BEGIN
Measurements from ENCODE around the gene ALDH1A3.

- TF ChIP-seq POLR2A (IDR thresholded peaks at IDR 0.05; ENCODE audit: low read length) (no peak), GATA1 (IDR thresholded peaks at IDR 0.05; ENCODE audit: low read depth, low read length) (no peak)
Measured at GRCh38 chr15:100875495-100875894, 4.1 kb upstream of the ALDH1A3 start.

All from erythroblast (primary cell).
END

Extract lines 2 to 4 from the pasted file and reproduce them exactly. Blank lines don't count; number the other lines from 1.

- TF ChIP-seq POLR2A (IDR thresholded peaks at IDR 0.05; ENCODE audit: low read length) (no peak), GATA1 (IDR thresholded peaks at IDR 0.05; ENCODE audit: low read depth, low read length) (no peak)
Measured at GRCh38 chr15:100875495-100875894, 4.1 kb upstream of the ALDH1A3 start.

All from erythroblast (primary cell).